In the summer of 2014 I noticed ongoing bruising all over my body. At first, I thought it might have to do with my diet (low iron), but soon I noticed a new kind of mark on my skin, almost having a bulls-eye appearance. By end of summer I knew I had to do something about this.
I went to my primary care doctor who ran a CBC (complete blood count). The office called back right away saying all my blood counts were extremely low, which came as quite a shock. I was immediately referred to the Minnesota Oncology Center. At this facility, I also had the first of several bone marrow biopsies, and the samples were then sent to Mayo Clinic in Rochester, Minnesota for evaluation.
It took almost 3 weeks for a conclusive diagnosis to be reached. Although leukemia was initially suspected, I was officially diagnosed with aplastic anemia and PNH on October 23rd, 2014. My blood counts had dropped even further in this 3-week period.
Once the diagnosis was made, my doctor at the Minnesota Oncology Center felt I needed specialized care and referred me to another doctor at University of Minnesota’s oncology clinic, where my diagnosis was confirmed yet again. Once the first diagnosis had been made at Mayo, the subsequent tests and change of my treatment facility happened at a rapid speed.
At the University of Minnesota hospital, I had a PICC line inserted, and was started on the conventional treatment of horse ATG and cyclosporine, which began in early December 2014. Unfortunately, I had several of the possible side effects from ATG treatment – rigors, low blood pressure, fever, nausea/vomiting, mouth sores, and night sweats– all very unpleasant. My doctor had said to me at the time, “ATG treatment is no walk in the park.” In my case, this was a gross understatement. I had two treatments with ATG, that December and then June of 2015. Unfortunately, this treatment had little effect.
The hospital’s bone marrow transplant team evaluated my case, but they opted for further drug treatment, so eltrombopag (Promacta®) given at the highest dose was started to increase my platelet counts. Treatment for PNH, also started in early 2016 at University of Minnesota, was eculizumab (Soliris®) also taken at the highest dose, every 14 days.
In September, I went to the Huntsman Cancer Institute in Utah to see a PNH specialist who spent a lot of time with me and he agreed that eculizumab was the right course of continued treatment. Later my doctor tried to reduce my dosage of eculizumab, but it quickly became clear that this wasn’t going to work. I was reevaluated for a bone marrow transplant, but it was still not an option because my blood counts now really weren’t low enough. In April 2016, my PICC line was replaced with a port.
I was taken off eltrombopag recently because it was causing liver damage. This caused yet another hospitalization in May of 2018. As it stands now, I have routine blood draws every 12 days. My platelet count fluctuates between 60,000 to 90,000 and hemoglobin is holding at about 10.0. I have also had several blood and platelet transfusions, but none since being on eculizumab.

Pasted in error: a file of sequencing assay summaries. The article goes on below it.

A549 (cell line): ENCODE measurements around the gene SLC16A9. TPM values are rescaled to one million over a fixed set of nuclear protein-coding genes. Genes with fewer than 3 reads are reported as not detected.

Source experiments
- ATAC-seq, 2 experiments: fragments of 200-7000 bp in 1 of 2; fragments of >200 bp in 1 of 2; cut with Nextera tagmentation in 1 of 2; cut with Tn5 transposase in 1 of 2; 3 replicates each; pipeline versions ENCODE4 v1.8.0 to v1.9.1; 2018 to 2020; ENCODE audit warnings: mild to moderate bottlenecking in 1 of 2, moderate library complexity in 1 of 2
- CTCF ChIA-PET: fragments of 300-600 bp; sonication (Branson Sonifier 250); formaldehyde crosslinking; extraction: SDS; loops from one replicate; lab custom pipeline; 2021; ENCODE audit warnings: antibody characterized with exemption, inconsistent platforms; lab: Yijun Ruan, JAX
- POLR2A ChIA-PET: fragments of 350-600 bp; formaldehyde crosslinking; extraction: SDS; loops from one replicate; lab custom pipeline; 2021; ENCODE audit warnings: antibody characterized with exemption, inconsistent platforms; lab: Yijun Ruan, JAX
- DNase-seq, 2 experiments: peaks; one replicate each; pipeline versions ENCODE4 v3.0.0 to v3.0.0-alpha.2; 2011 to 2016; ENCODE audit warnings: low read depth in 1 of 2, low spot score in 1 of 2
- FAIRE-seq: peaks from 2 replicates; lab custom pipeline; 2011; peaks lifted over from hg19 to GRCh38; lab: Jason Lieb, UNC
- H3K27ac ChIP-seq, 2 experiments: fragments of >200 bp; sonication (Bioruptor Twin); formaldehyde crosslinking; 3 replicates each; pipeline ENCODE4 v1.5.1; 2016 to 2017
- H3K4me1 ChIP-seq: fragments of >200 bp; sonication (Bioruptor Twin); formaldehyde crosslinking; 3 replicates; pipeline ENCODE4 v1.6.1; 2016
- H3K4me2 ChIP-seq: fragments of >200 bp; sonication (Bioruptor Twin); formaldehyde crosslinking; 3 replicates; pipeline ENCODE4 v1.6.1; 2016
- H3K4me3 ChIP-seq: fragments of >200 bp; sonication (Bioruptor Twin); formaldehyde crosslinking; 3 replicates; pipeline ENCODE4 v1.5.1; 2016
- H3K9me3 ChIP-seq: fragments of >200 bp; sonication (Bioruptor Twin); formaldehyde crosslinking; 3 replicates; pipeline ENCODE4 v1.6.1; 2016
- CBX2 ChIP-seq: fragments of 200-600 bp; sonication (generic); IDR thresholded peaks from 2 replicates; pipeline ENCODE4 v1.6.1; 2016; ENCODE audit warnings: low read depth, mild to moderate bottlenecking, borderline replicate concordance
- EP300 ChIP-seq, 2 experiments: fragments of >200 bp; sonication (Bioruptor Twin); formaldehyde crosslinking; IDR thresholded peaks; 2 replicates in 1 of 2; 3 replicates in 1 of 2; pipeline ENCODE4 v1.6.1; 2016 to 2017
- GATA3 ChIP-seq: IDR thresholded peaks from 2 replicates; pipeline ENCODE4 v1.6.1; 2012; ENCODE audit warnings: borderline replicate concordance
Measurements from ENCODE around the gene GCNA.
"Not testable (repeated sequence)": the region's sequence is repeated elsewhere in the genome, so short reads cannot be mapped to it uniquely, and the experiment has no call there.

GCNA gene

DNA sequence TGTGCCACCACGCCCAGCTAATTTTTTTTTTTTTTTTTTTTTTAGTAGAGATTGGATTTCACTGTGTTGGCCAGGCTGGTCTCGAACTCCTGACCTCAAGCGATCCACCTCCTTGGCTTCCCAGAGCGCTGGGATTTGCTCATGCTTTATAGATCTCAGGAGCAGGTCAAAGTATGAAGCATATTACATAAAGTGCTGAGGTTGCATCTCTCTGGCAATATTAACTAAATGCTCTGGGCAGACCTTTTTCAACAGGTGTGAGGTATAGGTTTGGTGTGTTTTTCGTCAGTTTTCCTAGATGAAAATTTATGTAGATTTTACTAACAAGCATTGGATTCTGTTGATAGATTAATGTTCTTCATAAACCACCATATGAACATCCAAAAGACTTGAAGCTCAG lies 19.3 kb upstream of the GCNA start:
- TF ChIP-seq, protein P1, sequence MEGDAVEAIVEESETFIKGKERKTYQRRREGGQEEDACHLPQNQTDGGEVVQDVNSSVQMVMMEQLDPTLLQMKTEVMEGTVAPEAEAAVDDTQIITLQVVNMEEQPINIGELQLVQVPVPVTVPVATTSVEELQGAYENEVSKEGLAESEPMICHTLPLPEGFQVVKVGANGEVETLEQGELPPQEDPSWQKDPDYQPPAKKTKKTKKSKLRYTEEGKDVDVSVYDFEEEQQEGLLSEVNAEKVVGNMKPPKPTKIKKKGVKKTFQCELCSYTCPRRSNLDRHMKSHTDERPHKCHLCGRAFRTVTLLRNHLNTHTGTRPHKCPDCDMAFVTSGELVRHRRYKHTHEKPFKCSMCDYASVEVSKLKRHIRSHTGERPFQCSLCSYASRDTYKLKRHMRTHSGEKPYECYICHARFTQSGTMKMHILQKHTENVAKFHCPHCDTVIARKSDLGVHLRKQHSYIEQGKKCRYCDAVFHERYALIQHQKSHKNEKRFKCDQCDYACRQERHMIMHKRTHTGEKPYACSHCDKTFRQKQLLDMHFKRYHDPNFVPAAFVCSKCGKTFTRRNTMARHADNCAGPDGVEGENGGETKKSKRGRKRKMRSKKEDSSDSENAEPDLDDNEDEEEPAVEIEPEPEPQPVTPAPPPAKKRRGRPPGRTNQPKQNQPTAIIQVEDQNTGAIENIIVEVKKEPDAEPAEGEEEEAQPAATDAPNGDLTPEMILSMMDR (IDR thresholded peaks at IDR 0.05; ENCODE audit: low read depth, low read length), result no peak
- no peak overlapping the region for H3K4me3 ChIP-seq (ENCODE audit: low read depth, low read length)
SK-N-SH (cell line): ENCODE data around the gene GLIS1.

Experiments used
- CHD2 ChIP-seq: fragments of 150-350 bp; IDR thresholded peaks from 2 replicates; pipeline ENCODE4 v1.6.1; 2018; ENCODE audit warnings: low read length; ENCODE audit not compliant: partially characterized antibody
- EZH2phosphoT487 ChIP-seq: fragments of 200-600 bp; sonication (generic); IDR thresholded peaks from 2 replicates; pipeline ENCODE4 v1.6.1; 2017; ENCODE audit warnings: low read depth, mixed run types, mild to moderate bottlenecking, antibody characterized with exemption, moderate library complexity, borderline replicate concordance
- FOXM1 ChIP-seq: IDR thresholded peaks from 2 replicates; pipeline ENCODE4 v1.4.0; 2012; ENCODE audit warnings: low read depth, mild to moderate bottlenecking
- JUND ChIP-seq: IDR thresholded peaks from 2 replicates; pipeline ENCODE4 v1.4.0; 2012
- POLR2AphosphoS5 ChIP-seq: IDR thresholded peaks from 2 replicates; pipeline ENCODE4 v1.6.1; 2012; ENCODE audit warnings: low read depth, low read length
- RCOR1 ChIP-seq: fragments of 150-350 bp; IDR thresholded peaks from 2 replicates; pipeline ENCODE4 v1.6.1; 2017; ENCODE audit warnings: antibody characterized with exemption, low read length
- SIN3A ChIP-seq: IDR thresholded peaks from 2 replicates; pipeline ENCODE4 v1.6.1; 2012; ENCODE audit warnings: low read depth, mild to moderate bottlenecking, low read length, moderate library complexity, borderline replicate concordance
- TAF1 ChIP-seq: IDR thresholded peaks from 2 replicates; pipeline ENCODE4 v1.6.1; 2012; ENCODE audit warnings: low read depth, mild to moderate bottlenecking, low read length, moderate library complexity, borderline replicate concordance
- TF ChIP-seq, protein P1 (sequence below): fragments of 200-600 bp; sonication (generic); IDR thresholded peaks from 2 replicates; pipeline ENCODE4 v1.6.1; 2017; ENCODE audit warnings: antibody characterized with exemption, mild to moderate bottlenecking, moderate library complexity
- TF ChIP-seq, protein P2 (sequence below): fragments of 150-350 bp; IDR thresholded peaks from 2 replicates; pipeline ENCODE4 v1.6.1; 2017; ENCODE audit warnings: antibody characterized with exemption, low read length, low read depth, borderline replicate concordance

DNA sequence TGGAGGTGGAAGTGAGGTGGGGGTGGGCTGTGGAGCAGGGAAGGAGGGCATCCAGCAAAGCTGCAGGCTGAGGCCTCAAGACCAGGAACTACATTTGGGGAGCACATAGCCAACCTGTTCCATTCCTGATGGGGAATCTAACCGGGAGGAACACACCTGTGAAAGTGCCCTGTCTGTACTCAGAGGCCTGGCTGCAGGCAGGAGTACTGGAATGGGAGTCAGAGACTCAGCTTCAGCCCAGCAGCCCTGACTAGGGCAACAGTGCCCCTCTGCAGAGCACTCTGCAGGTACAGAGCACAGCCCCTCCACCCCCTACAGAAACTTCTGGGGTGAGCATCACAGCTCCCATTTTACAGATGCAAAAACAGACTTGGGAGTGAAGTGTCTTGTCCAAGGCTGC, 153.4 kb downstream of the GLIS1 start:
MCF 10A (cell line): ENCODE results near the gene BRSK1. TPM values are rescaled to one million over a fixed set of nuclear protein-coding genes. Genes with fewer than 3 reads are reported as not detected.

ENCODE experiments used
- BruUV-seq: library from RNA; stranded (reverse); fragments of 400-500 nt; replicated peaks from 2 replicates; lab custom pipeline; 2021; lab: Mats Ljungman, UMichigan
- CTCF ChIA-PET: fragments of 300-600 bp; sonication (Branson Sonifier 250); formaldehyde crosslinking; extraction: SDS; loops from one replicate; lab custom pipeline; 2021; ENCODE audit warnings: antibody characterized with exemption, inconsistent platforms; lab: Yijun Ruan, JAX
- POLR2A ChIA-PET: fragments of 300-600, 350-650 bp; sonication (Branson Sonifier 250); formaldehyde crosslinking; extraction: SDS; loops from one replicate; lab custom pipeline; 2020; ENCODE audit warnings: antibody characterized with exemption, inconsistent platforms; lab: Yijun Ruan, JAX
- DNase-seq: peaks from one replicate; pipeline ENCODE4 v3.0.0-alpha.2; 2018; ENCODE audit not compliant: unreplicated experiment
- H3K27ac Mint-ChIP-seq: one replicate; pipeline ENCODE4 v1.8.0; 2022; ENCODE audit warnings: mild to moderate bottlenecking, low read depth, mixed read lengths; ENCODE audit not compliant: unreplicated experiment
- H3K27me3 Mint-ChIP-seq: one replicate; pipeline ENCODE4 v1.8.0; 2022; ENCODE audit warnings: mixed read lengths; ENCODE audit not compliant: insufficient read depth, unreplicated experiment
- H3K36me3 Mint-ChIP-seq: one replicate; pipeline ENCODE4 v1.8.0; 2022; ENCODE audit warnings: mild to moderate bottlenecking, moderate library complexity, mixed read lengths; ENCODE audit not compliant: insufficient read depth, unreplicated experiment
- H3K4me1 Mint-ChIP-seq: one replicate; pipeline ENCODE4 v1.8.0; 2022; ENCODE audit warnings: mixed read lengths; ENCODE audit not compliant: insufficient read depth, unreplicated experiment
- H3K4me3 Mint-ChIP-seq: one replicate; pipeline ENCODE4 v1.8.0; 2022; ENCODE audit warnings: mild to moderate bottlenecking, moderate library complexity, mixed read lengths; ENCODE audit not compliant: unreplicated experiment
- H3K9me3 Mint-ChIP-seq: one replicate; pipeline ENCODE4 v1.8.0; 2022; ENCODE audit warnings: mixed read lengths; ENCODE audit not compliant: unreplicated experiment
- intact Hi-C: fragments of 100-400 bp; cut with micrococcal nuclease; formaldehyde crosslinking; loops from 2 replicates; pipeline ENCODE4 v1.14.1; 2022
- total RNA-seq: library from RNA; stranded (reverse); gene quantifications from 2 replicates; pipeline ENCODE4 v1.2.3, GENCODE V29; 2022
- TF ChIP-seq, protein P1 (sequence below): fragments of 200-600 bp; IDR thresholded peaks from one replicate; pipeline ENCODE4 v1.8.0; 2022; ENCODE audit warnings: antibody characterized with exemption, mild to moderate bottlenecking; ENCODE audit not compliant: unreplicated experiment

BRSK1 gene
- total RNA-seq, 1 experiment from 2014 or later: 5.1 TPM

I changed doctors after about a year because it was a not good fit in an interpersonal sense. I would encourage other patients to advocate for yourselves and find a doctor that is not only knowledgeable about this rare disorder but sees you as a person and not just a collection of data.
Finding My Inner Strength
When I was diagnosed, I had several questions -- why did this happen to me, and why now? I had just completed all my professional education and training to work as a marriage and family therapist and was ready to make my mark on the world, but instead it was collapsing around me. I felt like I was in survival mode and would have to fight for my life. At first, I couldn’t even look at myself in the mirror because my appearance had changed, but more importantly, my spirit had changed.
An experience like this forces me to find a depth of strength that many people may never need to discover. Having a chronic illness changes relationships, for better or for worse. I have experienced the pain of friends/significant others falling away in my life, but on the other hand also I am so grateful for those who are a true presence that walk beside me.
As a patient I know that is not only important to address not only your physical wellness, but your emotional well-being. As a new patient, you may feel a wide range of emotions. Each person’s experience with a rare disease is different. But keep in mind, that you are not just a patient -- you are still you. It’s important to not only take care of ourselves physically, but emotionally as well.
Two years ago, I was able to attend my first AAMDSIF conference that was held in Minneapolis. Because of the connections I made at that conference I now have the honor of serving on their Patient Education Board and the PNH Committee. I am passionate about continuing to be a patient advocate. My goal is to engage with organizations including NORD and the NIH promoting awareness surrounding overall self-care.
My hope is that patients and professionals alike will start and continue a conversation with a collaborative approach to overall health and wellness. Having a chronic illness is not just facts and figures on a sheet of paper. It’s about seeing a person for who they are -- not just as a diagnosis.